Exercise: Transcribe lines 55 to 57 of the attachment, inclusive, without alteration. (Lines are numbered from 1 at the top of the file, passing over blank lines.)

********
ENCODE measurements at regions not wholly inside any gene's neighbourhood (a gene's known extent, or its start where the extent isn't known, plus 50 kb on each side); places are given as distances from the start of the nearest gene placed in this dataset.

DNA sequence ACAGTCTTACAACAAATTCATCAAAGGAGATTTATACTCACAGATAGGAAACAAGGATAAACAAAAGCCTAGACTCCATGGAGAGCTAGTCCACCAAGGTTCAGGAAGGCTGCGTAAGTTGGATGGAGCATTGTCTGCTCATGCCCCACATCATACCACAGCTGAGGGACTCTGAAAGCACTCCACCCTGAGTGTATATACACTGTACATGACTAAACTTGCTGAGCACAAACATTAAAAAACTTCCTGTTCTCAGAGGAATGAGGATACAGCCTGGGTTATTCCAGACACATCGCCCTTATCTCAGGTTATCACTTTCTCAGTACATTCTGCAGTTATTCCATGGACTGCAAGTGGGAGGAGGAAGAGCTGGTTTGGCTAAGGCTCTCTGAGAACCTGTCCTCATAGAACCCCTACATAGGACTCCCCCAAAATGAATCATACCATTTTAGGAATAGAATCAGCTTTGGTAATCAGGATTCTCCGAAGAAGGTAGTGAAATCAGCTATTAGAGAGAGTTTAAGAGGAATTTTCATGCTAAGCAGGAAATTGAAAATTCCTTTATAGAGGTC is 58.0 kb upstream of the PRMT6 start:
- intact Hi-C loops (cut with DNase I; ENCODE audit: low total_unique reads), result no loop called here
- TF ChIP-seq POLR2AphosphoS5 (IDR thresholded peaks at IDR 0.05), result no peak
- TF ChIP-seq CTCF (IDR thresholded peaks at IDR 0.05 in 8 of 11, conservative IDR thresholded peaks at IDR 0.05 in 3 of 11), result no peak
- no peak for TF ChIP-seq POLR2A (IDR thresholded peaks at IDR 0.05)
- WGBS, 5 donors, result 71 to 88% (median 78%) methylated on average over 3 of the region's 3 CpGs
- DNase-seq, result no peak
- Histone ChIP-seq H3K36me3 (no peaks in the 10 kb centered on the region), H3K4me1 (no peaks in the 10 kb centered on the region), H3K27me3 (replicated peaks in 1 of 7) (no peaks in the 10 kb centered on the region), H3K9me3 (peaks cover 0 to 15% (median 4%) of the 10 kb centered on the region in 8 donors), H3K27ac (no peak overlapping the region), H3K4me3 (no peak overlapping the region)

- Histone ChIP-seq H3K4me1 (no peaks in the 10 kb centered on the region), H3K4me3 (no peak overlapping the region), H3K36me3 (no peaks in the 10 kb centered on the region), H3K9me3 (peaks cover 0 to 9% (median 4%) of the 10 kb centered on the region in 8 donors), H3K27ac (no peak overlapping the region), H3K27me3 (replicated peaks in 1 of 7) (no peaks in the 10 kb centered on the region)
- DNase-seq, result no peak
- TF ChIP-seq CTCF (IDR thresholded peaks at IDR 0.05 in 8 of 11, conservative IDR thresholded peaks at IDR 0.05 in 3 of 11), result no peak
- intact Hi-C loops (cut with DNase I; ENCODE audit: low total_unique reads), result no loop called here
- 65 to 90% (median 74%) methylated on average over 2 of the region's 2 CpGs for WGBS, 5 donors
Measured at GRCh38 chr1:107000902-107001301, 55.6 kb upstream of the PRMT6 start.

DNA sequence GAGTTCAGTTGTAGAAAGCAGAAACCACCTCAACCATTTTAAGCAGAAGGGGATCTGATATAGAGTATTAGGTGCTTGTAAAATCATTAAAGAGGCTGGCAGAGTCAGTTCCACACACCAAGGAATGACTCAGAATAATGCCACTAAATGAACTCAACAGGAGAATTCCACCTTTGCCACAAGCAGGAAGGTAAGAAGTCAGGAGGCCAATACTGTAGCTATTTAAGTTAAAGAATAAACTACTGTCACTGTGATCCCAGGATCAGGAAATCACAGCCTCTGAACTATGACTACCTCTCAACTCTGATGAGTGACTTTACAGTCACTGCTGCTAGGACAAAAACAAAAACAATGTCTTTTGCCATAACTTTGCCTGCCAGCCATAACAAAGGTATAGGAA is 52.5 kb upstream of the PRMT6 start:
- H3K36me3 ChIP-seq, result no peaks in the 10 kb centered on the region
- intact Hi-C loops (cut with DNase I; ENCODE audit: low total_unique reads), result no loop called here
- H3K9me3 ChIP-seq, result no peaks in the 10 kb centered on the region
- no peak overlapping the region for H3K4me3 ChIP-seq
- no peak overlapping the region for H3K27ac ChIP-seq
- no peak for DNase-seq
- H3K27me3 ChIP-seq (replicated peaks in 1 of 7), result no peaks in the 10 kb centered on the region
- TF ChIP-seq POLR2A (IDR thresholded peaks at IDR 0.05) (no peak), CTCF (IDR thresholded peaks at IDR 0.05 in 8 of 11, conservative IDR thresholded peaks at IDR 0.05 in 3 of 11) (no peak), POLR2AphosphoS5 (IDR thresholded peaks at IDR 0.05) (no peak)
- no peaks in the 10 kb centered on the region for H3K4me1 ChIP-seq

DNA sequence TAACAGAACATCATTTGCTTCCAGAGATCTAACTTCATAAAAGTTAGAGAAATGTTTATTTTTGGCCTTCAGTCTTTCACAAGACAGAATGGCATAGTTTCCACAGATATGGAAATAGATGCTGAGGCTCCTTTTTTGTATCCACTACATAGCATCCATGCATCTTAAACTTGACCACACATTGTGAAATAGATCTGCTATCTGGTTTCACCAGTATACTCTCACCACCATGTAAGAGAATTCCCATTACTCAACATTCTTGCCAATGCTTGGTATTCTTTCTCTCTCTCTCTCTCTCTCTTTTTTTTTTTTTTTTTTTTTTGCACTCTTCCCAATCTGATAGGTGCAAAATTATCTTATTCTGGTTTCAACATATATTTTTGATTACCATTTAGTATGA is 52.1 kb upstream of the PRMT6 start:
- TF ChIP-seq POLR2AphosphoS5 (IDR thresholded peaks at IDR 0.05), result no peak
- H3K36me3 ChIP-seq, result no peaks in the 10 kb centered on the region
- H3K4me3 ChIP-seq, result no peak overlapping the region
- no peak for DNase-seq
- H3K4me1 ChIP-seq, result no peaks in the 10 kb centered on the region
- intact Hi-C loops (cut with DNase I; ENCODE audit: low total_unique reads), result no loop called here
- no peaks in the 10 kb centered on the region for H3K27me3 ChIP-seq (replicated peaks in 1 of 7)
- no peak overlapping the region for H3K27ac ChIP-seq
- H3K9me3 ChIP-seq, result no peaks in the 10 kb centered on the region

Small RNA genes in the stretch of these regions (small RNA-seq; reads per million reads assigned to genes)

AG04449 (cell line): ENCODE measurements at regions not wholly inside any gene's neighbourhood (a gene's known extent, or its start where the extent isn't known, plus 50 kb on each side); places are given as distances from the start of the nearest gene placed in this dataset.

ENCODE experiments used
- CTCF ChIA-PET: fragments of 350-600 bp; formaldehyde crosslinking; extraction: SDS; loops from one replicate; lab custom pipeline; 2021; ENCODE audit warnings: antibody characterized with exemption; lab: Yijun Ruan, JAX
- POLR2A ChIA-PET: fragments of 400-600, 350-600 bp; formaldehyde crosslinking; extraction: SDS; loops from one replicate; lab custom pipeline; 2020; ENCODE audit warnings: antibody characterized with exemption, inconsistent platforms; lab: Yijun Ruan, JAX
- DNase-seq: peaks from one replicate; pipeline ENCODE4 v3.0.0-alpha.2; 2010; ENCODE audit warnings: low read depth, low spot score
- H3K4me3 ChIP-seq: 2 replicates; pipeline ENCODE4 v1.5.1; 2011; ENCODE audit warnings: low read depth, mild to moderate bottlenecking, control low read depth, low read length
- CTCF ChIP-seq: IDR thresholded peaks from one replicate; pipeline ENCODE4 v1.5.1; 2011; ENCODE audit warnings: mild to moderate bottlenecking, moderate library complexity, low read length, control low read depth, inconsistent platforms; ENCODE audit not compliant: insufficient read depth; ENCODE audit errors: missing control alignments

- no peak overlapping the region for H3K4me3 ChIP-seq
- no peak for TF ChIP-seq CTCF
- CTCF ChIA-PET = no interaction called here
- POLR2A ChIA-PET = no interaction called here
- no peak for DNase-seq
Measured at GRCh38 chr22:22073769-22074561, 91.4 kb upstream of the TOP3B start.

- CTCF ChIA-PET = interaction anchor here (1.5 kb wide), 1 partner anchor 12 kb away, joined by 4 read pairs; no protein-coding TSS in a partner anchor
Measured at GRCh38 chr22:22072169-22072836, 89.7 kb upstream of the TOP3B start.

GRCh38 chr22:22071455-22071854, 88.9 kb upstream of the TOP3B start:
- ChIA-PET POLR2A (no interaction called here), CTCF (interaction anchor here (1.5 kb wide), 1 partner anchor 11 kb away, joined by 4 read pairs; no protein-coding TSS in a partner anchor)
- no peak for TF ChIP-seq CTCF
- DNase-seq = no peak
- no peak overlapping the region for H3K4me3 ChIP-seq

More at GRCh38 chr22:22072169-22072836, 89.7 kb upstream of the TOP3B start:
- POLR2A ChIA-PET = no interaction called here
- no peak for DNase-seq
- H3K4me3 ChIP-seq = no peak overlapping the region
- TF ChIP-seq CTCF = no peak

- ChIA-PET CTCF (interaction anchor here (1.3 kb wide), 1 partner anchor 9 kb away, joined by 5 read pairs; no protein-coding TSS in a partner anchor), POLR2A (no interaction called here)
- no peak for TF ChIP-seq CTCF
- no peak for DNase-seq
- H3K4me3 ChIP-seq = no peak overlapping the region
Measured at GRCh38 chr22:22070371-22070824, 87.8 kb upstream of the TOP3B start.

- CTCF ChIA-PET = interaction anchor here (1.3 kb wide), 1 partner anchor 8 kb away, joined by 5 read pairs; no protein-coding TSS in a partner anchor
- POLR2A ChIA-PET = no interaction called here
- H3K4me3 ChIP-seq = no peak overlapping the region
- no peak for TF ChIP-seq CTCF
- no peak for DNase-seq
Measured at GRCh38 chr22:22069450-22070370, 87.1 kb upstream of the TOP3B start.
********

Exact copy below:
- DNase-seq = no peak
- no peak overlapping the region for H3K4me3 ChIP-seq

More at GRCh38 chr22:22072169-22072836, 89.7 kb upstream of the TOP3B start: